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Front Page » Top Stories » Latest Reports Say Miami Circle Part Of Trade Village

Latest Reports Say Miami Circle Part Of Trade Village

Written by on March 8, 2001

By Marilyn Bowden
Growing evidence from the Miami Circle site suggests Brickell Point once housed a large aboriginal village with far-flung trading links, according to new reports from several archaeologists.

The reports, collected in a special issue of The Florida Anthropologist, make a solid case for antiquity and human origin of the site on the south bank of the Miami River where it empties into Biscayne Bay, said editor Ryan J. Wheeler, state supervisor of archaeological research.

"I’m getting a lot of calls from subscribers who said they were skeptical," he said. "They say they’re now convinced it’s real."

The stone circle was uncovered in 1999 during excavation to build a condominium. The state purchased the land for preservation more than a year ago for $26.7 million, and last month an 18-member Miami Circle Planning Group was formed to decide on the Miami Circle’s future. That group has yet to meet.

The excavation is described in detail by Bob Carr, chief county archaeologist when the Miami Circle was uncovered, and John Ricisak, his successor, in the magazine’s lead article.

Although settlement’s original size is unknown, they wrote, "discoveries of prehistoric material in the area suggest that it originally extended from the river southward along Biscayne Bay for at least 1,000 feet, encompassing properties currently occupied by the Sheraton Hotel, a public park and the First Presbyterian Church of Miami, and westward along the river for at least 1,500 feet to the vicinity of the present-day Miami Avenue Bridge."

Though the Miami Circle itself, a feature so far unique to Southeastern pre-Columbian sites, was unexpected, evidence of a significant village was not. Christopher Eck, director of the county’s office of community & economic development, contributed an article describing visits to the site by archaeologist Jeffries Wyman in 1869.

Mr. Carr, now executive director of the Archaeological & Historical Conservancy, said radiocarbon dating on additional artifacts pushes the earliest date of the site’s habitation to 400 BC.

"We’re also finding more and more exotic trade items that came from different parts of North America," he said, "reinforcing the importance of the Circle area in terms of trade and social status.

"Trade is more extensive and sophisticated than people had thought. It’s just becoming clear how early trade routes developed around the world over long distances using relatively primitive means of transport."

Beads, tools and pottery fragments point to trade with points further north, perhaps as far away as the Great Lakes, according to several articles in the issue. The absence of artifacts from South America, Mr. Carr said, tends to refute a popular theory that ancient Mayans developed the site.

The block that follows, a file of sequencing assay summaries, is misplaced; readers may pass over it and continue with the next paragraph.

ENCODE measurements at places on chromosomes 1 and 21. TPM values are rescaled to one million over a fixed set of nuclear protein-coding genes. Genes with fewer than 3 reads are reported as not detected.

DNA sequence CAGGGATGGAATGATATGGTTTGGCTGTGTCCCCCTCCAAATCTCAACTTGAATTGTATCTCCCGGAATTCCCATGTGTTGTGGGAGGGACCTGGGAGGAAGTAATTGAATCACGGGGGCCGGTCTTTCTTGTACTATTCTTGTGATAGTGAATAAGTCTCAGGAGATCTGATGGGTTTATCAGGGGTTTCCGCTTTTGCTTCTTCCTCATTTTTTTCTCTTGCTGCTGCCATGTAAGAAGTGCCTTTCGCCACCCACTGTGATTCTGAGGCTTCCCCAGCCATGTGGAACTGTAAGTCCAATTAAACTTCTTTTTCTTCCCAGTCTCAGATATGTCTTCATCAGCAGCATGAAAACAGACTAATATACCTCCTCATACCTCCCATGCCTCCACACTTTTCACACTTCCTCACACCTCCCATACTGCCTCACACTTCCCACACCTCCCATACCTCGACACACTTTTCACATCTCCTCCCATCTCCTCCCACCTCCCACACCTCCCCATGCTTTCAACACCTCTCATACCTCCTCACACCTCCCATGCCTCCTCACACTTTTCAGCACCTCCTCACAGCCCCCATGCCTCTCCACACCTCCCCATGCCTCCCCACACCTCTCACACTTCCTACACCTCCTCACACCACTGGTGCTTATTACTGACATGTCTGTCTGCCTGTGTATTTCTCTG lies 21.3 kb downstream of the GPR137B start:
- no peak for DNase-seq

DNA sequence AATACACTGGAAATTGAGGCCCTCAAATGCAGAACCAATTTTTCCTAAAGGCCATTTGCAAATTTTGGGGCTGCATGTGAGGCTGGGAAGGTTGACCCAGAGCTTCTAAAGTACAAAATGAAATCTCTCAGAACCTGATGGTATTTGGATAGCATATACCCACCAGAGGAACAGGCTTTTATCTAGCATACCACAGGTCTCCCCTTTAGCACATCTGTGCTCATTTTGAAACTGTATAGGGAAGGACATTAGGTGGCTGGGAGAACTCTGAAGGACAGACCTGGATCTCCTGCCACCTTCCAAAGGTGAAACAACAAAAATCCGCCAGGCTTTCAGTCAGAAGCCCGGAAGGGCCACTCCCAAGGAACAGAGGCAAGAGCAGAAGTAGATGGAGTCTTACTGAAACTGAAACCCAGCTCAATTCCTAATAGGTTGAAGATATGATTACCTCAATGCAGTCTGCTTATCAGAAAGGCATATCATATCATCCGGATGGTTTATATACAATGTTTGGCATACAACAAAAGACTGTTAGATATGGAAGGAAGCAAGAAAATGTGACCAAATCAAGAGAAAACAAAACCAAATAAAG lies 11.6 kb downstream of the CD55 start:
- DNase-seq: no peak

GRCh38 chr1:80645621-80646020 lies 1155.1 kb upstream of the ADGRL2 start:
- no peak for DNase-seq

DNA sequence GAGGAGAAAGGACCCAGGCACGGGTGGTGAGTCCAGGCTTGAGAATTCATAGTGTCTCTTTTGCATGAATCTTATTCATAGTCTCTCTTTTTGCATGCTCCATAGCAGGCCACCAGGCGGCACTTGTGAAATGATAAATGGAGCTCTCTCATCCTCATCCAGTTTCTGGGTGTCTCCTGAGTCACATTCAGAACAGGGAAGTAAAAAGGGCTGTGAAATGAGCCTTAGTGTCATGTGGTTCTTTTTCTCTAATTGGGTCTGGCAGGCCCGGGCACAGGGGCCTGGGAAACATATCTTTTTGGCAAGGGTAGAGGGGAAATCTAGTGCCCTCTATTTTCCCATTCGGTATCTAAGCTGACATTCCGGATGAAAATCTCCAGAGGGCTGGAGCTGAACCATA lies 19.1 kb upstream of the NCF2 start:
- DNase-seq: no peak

Mr. Carr and Mr. Ricisak detailed a thorough investigation into the origins of the holes in the limestone that constitute the Miami Circle. Some archaeologists suspected they were natural features, since limestone is very porous. Others postulated they were created in the early 1950s for installation of septic tanks for the Brickell Point Apartments, which were leveled several years ago to make way for a large condo project. One septic tank intercepted the Miami Circle’s features.

The regularity of holes — alternating large and small holes, more or less evenly spaced — argue for a human origin, Mr. Carr and Mr. Ricisak say. Further excavation in the nearby Valley of Holes revealed open basins in various stages of completion. Striation marks show some sort of tool was used, they write — but they differ markedly from the circular saw marks visible where the septic tanks were installed.

Mr. Carr said he plans to write a final report in about a year when the analysis of artifacts found so far is finished. He said he’s also working on a book about the site that will have more popular appeal.

Mr. Wheeler, who contributed an article called "Brickell Point and the Miami Circle," said further excavation of the 2.2-acre property would probably not be undertaken until the prodigious amount of material already collected has been sorted and classified.

He said part of a grant to the Historical Museum of Southern Florida to develop a new exhibit will help fund the analysis.

"We’re doing preliminary washing and sorting," he said.

In the meantime, "we still need to do something with the way the Circle is covered," he said. "The last time we removed the plastic cover some water was accumulating in the basins.

"It wasn’t degrading very rapidly. But it would be nice to not have it accumulate water at all."